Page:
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G.O.A.T: The Casual Elegance of the Patek Philippe Aquanaut

G.O.A.T: The Casual Elegance of the Patek Philippe Aquanaut

G.O.A.T: The Casual Elegance of the Patek Philippe Aquanaut

A s we continue to obsess over the Greatest of All Time (or "G.O.A.T.", in contemporary culture) in the watch world, we inevitably turn to Patek Philippe. Our focus today is on the Aquanaut, a watch whose place has been irreversibly cemented in the canon of great watches. With a loyal fan-base spanning venture capitalist hotshots to icons of rock and roll to ardent collectors of menswear, the Aquanaut’s popularity almost rivals that of the perennially in-demand Nautilus. Simpler, cleaner and sportier than its predecessor, the Aquanaut cooly transcended in style and function above the dramatic cultural shifts of the past two decades; it remains ever modern, rendering it an especially smart investment for right now.

The Aquanaut's status as icon of contemporary horology can be credited in part to its convention-defying nature. For most, the phrase “sport watch” evokes a certain masculine bravado. Steve McQueen racing Le Mans in his Tag Heuer Monaco, Buzz Aldrin conquering the moon in his Omega Speedmaster, Sean Connery cavorting as 007 in his Rolex Submariner: sport watches are a breed of hefty, hard-wearing machines built for adventure. In essence, they are seemingly the antithesis of Patek Philippe—a brand synonymous with achingly refined dress watches and haute complications. Which is precisely what makes the Aquanaut a maverick among watches. Bold yet restrained, hardy yet elegant: the Aquanaut’s contradictions are the source of its dynamism.

Bold yet restrained, hardy yet elegant: the Aquanaut’s contradictions are the source of its dynamism.

To fully understand the Aquanaut’s appeal, and the controversy it inspires, one has to look back to the 1970’s. Two decades before the Aquanaut bowed, the watch industry was in crisis. The economy had lulled and the advent of quartz threatened to make traditional mechanical watches obsolete. At the time, Patek Philippe’s collection was almost entirely comprised of heady gold watches and intricate complications—true luxury timepieces with prices to match. Audemars Piguet was in a similar conundrum when, in 1972, it commissioned Gérald Genta to design a fine sport watch in more economical steel. The Royal Oak was born and Audemars Piguet’s tides turned.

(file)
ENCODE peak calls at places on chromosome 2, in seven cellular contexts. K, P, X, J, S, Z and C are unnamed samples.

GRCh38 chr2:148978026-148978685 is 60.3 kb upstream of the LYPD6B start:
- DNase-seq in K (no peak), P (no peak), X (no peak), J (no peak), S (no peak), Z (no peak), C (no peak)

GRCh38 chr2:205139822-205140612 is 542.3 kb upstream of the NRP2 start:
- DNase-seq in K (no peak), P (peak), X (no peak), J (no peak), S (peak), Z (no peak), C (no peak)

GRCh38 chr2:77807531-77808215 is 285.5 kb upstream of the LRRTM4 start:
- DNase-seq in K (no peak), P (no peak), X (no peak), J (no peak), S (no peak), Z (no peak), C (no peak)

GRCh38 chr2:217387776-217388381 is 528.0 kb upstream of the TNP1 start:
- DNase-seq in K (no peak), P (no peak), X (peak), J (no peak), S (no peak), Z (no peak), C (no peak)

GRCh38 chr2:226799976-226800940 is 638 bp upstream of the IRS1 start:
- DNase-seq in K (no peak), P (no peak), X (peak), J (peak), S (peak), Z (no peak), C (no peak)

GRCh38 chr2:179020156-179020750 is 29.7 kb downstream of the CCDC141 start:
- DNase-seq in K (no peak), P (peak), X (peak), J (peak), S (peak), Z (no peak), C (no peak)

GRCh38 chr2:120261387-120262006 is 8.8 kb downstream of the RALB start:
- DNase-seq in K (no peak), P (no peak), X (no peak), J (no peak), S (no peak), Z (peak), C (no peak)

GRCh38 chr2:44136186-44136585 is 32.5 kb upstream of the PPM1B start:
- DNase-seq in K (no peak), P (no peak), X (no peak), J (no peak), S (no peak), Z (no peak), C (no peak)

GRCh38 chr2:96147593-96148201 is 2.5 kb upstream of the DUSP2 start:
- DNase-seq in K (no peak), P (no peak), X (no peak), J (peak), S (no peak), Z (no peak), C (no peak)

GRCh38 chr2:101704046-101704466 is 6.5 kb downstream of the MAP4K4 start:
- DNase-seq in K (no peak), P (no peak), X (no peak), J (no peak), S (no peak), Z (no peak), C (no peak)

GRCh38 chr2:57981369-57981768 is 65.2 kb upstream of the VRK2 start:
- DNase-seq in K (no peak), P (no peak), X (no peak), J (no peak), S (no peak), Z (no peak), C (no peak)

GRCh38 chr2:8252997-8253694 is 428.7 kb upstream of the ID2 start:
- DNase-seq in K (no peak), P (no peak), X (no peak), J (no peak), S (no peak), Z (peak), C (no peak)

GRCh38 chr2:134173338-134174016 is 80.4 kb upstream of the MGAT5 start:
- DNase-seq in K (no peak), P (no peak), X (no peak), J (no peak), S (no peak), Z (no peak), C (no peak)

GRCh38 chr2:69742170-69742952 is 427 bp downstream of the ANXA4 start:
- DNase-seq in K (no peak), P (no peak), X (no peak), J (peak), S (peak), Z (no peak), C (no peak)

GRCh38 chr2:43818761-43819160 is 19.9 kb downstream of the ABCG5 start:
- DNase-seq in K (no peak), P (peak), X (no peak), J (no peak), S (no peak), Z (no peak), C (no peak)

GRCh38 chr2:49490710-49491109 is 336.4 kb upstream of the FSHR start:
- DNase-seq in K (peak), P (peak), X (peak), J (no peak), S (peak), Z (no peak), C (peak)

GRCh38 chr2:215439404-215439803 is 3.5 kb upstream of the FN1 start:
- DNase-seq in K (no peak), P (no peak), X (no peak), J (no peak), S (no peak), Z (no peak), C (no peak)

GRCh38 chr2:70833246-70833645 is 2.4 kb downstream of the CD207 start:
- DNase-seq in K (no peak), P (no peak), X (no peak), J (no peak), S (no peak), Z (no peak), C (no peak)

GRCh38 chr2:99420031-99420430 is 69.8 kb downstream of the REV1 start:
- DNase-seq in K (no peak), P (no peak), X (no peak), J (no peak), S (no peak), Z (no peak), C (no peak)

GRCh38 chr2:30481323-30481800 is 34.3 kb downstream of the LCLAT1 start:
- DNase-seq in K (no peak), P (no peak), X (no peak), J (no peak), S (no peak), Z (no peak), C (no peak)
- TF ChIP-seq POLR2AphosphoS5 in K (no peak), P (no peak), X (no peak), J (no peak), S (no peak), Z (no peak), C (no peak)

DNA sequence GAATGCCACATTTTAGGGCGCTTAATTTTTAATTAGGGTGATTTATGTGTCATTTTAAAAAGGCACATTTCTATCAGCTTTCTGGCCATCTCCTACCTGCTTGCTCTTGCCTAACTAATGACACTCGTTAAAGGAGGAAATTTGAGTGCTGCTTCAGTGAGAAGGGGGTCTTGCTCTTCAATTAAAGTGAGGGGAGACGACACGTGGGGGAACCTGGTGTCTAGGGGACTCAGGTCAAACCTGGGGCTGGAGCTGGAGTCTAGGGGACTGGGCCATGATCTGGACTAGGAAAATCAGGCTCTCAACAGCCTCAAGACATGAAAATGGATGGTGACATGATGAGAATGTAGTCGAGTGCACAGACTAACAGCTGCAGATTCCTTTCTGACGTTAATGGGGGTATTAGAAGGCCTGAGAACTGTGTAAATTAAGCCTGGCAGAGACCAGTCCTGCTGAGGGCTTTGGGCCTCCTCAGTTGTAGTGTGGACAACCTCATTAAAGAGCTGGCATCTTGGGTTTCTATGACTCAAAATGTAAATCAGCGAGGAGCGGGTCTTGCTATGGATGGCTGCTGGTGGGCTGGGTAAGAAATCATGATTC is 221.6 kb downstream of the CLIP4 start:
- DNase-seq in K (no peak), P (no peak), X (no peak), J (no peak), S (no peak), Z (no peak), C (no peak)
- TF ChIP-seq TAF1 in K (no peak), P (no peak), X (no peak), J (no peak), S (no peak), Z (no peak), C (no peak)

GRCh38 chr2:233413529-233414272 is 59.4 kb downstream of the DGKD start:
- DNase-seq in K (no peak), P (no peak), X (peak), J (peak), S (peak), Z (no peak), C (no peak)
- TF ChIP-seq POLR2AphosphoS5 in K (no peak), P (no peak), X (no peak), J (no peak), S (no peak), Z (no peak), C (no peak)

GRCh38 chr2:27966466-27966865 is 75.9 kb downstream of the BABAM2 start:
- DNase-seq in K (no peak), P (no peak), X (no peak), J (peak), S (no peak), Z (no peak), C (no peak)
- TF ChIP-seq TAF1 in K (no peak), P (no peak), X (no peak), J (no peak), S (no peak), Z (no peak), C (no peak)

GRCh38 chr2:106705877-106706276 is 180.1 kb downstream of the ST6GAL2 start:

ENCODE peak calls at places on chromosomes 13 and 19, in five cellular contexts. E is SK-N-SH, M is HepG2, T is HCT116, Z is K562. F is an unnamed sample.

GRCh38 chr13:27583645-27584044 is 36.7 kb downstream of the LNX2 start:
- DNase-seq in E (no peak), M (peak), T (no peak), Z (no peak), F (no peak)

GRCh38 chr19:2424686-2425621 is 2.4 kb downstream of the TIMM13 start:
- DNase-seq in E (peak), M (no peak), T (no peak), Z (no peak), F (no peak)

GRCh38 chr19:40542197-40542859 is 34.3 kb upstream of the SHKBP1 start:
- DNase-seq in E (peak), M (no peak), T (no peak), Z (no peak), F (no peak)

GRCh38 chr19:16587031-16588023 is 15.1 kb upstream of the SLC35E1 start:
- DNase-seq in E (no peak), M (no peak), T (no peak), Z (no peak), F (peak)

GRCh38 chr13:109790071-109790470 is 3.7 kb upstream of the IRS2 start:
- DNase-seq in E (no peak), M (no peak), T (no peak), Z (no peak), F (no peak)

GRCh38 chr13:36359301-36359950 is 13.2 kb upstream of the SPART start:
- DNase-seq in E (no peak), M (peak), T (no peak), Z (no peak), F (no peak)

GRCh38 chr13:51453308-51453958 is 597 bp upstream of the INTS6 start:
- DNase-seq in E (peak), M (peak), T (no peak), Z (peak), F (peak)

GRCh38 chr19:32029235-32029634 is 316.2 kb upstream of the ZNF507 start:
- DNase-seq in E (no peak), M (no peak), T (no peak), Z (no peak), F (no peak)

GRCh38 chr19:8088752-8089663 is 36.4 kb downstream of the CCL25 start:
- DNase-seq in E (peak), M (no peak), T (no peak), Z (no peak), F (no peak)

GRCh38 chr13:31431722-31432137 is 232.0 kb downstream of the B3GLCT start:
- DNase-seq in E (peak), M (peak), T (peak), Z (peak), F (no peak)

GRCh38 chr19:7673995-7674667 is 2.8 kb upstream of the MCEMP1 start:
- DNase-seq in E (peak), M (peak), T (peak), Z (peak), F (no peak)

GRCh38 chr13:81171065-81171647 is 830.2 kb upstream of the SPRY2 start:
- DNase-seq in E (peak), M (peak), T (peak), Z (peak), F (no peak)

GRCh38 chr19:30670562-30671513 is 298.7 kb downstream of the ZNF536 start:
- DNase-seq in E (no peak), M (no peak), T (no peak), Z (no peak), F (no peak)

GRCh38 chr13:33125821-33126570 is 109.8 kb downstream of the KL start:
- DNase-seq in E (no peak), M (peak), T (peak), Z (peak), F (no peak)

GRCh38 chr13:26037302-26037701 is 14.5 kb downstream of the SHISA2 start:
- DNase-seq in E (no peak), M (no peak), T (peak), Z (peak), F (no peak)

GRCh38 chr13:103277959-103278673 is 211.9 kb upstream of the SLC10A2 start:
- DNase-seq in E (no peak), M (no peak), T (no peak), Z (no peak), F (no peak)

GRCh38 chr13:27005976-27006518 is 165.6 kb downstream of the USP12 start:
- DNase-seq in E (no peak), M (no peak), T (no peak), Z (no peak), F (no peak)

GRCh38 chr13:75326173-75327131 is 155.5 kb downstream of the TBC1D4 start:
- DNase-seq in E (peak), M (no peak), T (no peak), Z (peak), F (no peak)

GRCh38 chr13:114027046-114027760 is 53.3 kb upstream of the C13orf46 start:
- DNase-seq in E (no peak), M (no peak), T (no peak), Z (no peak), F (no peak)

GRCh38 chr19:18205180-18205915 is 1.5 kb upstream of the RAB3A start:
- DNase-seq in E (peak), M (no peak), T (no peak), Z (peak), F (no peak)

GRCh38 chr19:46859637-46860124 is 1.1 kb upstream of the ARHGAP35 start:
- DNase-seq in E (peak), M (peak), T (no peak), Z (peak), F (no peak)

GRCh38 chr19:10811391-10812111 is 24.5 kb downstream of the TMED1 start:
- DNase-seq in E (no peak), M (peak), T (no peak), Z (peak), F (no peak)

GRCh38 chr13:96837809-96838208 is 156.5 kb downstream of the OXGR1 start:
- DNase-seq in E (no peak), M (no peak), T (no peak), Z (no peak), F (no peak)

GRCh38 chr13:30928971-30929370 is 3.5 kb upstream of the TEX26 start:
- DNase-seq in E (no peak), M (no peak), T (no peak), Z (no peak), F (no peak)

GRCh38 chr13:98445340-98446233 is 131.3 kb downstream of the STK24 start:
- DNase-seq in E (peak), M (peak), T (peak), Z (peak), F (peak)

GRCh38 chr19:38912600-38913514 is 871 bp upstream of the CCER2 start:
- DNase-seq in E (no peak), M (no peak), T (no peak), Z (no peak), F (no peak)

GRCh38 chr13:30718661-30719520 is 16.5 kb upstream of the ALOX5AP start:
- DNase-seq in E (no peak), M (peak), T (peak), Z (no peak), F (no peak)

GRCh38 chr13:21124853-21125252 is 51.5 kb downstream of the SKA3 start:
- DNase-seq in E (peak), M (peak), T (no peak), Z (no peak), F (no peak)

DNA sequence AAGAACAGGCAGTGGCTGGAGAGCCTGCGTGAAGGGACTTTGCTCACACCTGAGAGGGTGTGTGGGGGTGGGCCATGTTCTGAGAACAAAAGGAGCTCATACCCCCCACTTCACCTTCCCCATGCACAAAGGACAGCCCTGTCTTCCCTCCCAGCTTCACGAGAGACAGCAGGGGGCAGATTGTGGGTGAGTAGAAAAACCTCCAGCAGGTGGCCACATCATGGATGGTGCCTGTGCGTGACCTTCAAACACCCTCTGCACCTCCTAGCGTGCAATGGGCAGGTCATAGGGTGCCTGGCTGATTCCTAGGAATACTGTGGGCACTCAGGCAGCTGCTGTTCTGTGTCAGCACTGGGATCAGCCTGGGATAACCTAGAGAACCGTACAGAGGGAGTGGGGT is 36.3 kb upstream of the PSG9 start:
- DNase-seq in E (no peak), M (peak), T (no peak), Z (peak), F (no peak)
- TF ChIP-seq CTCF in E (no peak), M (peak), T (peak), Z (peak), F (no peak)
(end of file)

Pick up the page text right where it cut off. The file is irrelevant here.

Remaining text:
The Royal Oak introduced an entirely new category of timepiece: an exquisitely rendered, everyday sport watch that embodied a very modern sense of casual luxury. Until then, popular opinion divided the market in half: gold or platinum dress watches were “real” luxury timepieces, everything else—particularly steel—was hardly coveted. In 1974, Genta, the Michelangelo of watch design, brought Patek Philippe a sketch for its own steel sport-luxury hybrid.

Two years later, the Nautilus premiered and made waves. With its distinctive porthole-inspired case and sleek integrated bracelet, the Nautilus was unlike any Patek Philippe that had come before. Rather than tip-toeing around this uncharacteristic turn, the brand celebrated it. Advertisements declared “One of the World’s Costliest Watches is Made of Steel”. Indeed, the Nautilus superseded its pragmatic roots to become an emblem of Patek Philippe and a holy grail model for collectors.

Fast forward to the 1990’s and the culture is once again shifting. A new generation is on the rise, jumping tax brackets overnight in the dot-com boom. After the greed-is-good eighties, flash gives way to minimalism. Success, and the corresponding uniform, are being redefined. In an effort to seize this moment of transition and break from its perceived classicism, Patek Philippe debuted the Aquanaut in 1997. Its design reinterpreted the Nautilus’s signature porthole shape to better suit tastes of the time, embodying a “less is more” attitude.

The most noticeable point of differentiation was the Aquanaut’s “Tropical” rubber strap, Patek Philippe’s first employment of the decidedly techy material. Virtually indestructible and far less formal than metal, it epitomizes the Aquanaut’s utilitarian spirit, beautifully contrasted with its jewelry-like deployant buckle. Combined with a less complex tri-part case, large Arabic numerals and exceptional water resistance (at 120m, it set a new record for watches with exhibition backs), it proved that Patek Philippe could go beyond the rarefied air of C-suites. Yet, unlike most conventional sport watches, the Aquanaut has a slim, tailored profile and the proportions of a fine dress watch. The glossy black dial, with a hobnail grid pattern mirroring that on the strap, is chicly modern while the octagonal bezel, combining polished and satin-brushed finishes just like the Nautilus, nods to the brand’s pedigree.

After the greed-is-good eighties, flash gives way to minimalism.

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